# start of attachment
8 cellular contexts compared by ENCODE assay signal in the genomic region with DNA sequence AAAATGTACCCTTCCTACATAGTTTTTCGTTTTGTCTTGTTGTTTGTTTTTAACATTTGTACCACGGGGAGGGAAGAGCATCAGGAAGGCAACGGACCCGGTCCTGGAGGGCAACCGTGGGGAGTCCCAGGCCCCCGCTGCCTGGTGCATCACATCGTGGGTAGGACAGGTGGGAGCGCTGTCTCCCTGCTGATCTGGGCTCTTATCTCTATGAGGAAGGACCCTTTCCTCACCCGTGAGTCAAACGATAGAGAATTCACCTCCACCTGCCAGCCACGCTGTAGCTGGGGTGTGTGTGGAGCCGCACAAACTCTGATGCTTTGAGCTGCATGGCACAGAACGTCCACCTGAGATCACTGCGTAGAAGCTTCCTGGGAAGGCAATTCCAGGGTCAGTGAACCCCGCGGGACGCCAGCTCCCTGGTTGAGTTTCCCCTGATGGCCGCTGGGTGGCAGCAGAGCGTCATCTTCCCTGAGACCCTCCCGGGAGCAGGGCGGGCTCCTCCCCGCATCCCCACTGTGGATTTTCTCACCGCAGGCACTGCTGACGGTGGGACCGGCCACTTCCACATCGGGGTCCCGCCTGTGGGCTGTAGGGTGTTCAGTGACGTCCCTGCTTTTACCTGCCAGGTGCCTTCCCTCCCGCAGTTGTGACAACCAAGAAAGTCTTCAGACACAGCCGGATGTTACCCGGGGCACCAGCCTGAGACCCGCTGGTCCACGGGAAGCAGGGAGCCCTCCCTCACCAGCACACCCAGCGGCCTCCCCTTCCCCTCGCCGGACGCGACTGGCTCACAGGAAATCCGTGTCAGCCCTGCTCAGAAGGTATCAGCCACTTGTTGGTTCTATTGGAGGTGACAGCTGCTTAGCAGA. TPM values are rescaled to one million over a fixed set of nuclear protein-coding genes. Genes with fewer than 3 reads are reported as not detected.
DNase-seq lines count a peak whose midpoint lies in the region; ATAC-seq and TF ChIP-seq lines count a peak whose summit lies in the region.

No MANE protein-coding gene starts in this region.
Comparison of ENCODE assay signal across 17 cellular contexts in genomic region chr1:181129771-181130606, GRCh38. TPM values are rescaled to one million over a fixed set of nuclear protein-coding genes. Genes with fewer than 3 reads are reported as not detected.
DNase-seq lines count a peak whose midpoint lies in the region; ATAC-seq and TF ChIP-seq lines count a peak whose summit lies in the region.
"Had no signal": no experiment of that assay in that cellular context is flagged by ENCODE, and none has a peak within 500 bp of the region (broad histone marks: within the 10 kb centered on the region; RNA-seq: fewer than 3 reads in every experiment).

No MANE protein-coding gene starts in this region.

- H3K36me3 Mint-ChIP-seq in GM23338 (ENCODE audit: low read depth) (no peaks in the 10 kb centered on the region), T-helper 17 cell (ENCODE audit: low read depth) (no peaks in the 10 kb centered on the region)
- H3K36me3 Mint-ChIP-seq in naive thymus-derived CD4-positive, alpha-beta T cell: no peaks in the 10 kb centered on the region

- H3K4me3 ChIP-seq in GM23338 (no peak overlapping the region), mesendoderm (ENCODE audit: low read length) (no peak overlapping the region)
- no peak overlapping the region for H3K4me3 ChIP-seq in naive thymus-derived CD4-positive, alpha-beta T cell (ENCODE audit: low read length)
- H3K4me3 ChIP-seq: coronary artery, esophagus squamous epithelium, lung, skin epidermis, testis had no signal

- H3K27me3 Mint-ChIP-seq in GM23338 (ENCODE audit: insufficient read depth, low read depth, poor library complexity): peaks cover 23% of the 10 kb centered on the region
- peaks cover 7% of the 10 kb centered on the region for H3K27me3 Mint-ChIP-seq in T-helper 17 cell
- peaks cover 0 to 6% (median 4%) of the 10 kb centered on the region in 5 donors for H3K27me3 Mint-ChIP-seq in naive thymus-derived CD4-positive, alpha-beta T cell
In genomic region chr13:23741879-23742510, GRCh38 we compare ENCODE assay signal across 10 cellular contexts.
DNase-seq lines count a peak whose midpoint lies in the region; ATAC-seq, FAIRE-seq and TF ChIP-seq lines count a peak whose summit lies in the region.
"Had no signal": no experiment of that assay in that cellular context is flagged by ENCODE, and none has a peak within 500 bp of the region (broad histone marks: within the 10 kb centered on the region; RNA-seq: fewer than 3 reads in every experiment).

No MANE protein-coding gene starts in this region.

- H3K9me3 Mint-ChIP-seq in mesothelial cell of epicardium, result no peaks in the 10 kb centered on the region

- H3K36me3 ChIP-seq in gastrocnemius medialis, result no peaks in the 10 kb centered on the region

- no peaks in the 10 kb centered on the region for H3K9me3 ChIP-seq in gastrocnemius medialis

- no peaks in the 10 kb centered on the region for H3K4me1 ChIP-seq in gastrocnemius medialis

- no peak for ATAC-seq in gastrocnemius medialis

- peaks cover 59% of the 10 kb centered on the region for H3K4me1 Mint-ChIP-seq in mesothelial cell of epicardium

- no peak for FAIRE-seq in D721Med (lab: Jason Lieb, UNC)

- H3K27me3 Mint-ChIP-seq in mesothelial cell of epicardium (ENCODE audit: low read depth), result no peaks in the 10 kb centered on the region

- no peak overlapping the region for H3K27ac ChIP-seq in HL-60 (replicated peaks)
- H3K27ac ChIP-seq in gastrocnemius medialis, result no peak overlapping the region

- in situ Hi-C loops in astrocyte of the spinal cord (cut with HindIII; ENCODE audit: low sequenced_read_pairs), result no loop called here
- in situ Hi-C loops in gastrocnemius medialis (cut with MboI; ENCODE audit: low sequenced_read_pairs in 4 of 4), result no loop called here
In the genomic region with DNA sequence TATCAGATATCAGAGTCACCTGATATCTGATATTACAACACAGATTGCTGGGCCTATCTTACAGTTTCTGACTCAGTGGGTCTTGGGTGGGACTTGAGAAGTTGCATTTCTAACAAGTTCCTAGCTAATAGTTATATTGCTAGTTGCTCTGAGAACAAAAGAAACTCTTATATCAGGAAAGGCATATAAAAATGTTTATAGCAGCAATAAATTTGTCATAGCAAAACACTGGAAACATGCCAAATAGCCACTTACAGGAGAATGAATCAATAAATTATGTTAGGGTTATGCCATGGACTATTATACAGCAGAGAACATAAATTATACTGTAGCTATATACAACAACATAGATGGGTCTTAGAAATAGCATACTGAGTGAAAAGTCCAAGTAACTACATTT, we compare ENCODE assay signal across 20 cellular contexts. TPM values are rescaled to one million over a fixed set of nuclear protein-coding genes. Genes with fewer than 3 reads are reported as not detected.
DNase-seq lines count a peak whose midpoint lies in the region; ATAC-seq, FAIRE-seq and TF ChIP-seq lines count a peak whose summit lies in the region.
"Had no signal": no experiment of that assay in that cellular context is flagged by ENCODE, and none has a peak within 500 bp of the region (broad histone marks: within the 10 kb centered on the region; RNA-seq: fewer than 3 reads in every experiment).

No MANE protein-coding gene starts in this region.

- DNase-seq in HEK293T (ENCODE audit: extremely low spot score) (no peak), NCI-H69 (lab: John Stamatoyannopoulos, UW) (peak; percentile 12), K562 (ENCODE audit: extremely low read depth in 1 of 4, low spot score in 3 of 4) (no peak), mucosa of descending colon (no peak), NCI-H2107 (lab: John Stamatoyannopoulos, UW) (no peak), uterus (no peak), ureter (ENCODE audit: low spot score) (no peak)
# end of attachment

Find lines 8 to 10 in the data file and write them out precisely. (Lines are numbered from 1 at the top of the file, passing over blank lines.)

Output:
- H3K36me3 Mint-ChIP-seq in GM23338 (ENCODE audit: low read depth) (no peaks in the 10 kb centered on the region), T-helper 17 cell (ENCODE audit: low read depth) (no peaks in the 10 kb centered on the region)
- H3K36me3 Mint-ChIP-seq in naive thymus-derived CD4-positive, alpha-beta T cell: no peaks in the 10 kb centered on the region

- H3K4me3 ChIP-seq in GM23338 (no peak overlapping the region), mesendoderm (ENCODE audit: low read length) (no peak overlapping the region)